The reason for using story points is that it allows us to work out the capacity of the team.
The question you have to ask yourself is what is the best way for the team you describe to work out its capacity.
If you force boundaries between disciplines then really you have several capacities and not just one.
For example, say the team consisted of 5 developers. 2 developers can only work on stories relating to the database. 1 developer can only work on the front end and 2 other developers can only work on the web services.
In this situation the team has a capacity for database work, a capacity for front end development and a capacity for web services. That is even before we start talking about testing. Is there just one tester who can work on each area? Do the developers do the testing?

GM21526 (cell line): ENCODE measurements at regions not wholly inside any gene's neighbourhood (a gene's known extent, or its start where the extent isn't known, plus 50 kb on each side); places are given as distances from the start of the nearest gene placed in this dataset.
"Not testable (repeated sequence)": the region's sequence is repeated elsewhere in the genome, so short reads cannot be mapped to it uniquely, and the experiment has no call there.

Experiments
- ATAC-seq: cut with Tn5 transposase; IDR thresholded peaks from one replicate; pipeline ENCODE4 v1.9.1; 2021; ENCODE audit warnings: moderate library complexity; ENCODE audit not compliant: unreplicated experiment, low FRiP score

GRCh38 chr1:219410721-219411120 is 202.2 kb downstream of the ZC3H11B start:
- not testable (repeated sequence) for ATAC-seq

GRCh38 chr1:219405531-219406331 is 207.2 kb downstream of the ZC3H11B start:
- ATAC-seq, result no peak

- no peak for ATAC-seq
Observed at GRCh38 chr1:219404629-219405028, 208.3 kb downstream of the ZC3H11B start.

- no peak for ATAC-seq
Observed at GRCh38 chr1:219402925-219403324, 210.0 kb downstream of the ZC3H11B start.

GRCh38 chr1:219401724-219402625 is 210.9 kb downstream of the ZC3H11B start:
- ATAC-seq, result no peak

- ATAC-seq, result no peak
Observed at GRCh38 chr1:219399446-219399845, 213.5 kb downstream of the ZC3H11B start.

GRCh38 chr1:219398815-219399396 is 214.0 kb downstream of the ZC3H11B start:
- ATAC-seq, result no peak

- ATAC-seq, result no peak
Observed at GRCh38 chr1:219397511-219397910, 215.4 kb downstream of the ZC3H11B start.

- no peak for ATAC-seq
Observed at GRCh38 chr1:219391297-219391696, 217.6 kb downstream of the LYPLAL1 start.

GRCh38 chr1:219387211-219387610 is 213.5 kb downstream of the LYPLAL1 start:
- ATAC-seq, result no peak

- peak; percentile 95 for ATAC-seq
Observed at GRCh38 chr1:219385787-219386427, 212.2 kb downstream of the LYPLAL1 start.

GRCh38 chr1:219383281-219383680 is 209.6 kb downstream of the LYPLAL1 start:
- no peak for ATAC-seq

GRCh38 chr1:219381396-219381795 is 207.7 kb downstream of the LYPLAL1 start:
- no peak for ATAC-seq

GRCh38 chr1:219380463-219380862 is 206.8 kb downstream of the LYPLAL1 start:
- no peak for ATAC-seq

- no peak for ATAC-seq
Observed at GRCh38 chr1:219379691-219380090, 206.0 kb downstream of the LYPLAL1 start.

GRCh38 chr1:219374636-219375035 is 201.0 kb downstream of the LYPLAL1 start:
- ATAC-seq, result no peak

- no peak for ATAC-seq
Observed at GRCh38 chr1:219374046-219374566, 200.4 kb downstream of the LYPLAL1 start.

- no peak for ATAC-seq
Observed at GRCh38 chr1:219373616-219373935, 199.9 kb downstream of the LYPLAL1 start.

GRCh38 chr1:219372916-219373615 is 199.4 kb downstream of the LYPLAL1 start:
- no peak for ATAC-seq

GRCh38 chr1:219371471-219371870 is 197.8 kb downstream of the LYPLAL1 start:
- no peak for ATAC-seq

Estimating in Scrum works best when we assume the team members can work on any story. They may be better at working on some kinds of stories than on others, but they can still work on all types of stories. If a developer does not know how to do something, they can get training or pair with a developer who does know how to do it. That way knowledge is shared across the team.
I would recommend you adopt this approach to knowledge sharing and have every team member estimate on every story. You will find that developers estimate high on stories they are unfamiliar with and low on stories that they understand well. That is fine, just get the team to come to a concensus estimate that incorporates every team members input. The way velocity is calculated as a rolling average tends to compensate for this kind of thing over time.
If the team does not want to become cross-functional than you are better off estimating at the task level rather than at the story level. You may well find that estimating in ideal hours is more useful than story points in this approach.